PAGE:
Category Development

Pioneertown was founded in 1946 by a group of Western actors who had been several plans to develop the land surrounding Pioneertown and make it a resort.

March 30, 1948 - Lancaster New Era featured image

Desert Real Estate Is Booming

A swarm of newcomers to these parts, mostly promoters from Hollywood, are beating the sage brush here–making out lots, surveying roads and drawing up glamorous plans for proposed clubhouses, airports, swimming pools, apartment hotels and the like.
June 29, 1948 featured image

Pioneertown Expansion Announced At Resort in Hills

Pioneertown, a mountain community about 6O miles from Palm Springs, has recently added 12,000 acres to its original holdings of 13,000 acres and is opening its third subdivision. Executives of the Pioneertown corporation also have announced that a utility company will bring in electrical power lines within the next 60 days to replace the corporation’s own generating plant.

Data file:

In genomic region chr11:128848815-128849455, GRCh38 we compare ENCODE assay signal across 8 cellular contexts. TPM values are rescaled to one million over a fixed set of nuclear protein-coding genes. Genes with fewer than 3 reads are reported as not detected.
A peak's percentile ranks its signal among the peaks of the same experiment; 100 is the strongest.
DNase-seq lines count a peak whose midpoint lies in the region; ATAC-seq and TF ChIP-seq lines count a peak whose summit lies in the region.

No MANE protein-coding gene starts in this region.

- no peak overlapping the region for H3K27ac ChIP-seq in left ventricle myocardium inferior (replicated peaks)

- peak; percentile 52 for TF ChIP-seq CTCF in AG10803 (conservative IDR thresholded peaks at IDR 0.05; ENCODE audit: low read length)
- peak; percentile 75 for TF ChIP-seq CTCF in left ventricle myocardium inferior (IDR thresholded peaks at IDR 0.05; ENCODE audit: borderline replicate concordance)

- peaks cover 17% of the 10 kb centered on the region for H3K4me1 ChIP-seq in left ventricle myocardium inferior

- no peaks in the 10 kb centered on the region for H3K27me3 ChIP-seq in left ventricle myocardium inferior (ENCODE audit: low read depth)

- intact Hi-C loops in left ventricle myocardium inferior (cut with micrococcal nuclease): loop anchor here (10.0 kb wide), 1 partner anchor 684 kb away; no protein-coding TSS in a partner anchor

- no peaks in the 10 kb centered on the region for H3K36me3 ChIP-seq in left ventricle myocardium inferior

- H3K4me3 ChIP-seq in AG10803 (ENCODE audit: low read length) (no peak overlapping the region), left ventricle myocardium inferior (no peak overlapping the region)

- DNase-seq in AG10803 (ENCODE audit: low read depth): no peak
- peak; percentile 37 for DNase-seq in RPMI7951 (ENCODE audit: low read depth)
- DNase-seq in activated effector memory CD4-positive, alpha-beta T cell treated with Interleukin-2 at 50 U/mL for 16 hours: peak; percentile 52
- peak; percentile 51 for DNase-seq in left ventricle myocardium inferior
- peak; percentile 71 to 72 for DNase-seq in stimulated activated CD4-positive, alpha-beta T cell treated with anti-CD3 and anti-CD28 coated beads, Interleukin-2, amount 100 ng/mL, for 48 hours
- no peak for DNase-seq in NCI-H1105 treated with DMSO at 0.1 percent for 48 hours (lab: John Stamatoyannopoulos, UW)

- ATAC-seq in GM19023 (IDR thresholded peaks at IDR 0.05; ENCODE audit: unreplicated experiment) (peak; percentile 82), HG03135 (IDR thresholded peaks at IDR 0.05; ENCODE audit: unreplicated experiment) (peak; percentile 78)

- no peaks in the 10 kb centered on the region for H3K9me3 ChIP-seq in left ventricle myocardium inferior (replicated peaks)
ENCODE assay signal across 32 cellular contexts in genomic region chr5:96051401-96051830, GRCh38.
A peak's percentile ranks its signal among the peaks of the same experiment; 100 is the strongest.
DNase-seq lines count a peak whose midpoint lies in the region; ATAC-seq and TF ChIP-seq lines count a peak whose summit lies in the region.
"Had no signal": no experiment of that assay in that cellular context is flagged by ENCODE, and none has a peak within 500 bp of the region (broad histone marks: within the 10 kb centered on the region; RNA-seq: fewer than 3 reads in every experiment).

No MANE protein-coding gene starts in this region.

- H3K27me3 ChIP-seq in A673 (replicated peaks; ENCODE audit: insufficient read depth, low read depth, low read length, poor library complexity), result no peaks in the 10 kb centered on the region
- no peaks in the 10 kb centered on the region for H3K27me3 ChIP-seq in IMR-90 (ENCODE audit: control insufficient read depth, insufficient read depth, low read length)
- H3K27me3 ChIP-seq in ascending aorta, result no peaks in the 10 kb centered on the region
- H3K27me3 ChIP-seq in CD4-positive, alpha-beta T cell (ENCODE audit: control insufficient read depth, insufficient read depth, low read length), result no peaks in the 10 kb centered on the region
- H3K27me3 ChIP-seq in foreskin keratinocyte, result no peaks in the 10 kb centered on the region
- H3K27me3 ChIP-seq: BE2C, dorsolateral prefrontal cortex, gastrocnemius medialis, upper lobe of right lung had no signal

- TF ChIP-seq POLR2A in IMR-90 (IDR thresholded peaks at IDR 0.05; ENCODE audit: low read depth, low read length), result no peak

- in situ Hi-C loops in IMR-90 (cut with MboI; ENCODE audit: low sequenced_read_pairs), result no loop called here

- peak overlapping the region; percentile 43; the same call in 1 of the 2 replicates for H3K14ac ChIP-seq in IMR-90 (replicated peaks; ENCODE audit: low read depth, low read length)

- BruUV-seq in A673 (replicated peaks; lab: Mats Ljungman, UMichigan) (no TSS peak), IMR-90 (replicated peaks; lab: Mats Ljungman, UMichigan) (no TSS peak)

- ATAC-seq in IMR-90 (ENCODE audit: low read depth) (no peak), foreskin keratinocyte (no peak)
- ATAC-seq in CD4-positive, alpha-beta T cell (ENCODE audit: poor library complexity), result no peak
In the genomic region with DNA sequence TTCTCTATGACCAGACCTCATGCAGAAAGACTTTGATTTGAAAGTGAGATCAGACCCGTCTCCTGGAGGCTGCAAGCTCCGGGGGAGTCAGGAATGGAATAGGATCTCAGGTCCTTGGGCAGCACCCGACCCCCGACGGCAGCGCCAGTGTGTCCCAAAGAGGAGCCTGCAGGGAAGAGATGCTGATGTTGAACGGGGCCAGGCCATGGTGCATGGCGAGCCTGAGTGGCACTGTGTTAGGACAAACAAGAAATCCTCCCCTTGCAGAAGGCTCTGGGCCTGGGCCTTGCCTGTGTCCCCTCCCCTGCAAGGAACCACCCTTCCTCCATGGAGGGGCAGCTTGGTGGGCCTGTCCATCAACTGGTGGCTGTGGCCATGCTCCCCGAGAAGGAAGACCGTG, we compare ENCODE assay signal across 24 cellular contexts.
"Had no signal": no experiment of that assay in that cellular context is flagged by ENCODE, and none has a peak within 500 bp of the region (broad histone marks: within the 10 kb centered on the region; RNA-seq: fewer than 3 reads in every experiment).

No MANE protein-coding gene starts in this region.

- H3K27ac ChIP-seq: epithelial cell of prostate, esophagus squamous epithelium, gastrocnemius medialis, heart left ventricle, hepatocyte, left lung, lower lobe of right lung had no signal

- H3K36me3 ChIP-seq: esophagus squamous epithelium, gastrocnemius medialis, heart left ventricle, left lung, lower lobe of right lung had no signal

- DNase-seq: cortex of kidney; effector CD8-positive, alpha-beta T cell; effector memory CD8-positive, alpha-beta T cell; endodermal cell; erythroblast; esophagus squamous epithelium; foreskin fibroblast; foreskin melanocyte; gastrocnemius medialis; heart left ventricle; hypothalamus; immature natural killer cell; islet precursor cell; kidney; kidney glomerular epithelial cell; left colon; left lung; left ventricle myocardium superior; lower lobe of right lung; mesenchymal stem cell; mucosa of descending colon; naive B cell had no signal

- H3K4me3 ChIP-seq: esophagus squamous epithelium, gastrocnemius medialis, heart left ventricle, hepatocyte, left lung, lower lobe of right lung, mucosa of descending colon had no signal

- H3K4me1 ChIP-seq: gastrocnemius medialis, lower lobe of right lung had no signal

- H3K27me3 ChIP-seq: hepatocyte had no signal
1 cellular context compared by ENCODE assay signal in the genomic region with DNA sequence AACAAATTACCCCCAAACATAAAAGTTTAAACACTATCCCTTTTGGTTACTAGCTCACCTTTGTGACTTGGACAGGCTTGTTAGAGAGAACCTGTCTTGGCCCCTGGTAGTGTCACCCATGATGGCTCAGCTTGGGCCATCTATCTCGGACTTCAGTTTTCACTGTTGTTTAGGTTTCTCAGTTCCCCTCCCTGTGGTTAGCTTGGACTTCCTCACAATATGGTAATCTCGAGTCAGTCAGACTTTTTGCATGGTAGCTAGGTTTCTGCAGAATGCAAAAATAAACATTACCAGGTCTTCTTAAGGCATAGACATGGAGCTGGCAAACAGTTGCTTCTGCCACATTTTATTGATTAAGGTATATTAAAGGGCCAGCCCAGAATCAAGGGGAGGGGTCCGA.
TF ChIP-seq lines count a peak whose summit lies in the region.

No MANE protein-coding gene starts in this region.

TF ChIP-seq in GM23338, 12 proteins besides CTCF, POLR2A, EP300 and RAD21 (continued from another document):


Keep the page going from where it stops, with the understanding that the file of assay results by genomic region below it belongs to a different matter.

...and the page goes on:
July 11, 1948 featured image

Redlands Man Seeks Water
From Bennett Springs

The division has also received an application of the Pioneertown corporation of Yucca Valley to appropriate 20,000 gallons per day from Burns Creek, Tributary to Pipes creek, for domestic purposes, to the cost an estimated $47,500, and that of Richard D. Rutledge of for the mastic water from Mesquite Springs, tributary to Seales lake bed. The work will cost an estimated $1000.
Oct. 17, 1948 featured image

Movie People Build Town In Desert Wastes

Representing an investment of $600,000 and with a present population of 300 to 350 persons, Pioneertown, to the eye, is a typical frontier community of early wild-West days. It's one business thoroughfare, specifically called Mane Street, is lined on both sides by commercial establishments of various kinds.
Dec. 1, 1948 featured image

Genuine Wild West Town
Springs Up in Desert

The Wild West not being so wild anymore, a Western movie company is turning this desert village into a permanent cowtown. This Hollywood version of the good, old days started out to be a resort for Western movie stars with millyuns. Even the stores of the tiny one-street town were built in old-fashioned Western style to make oatburner heroes feel right at home.
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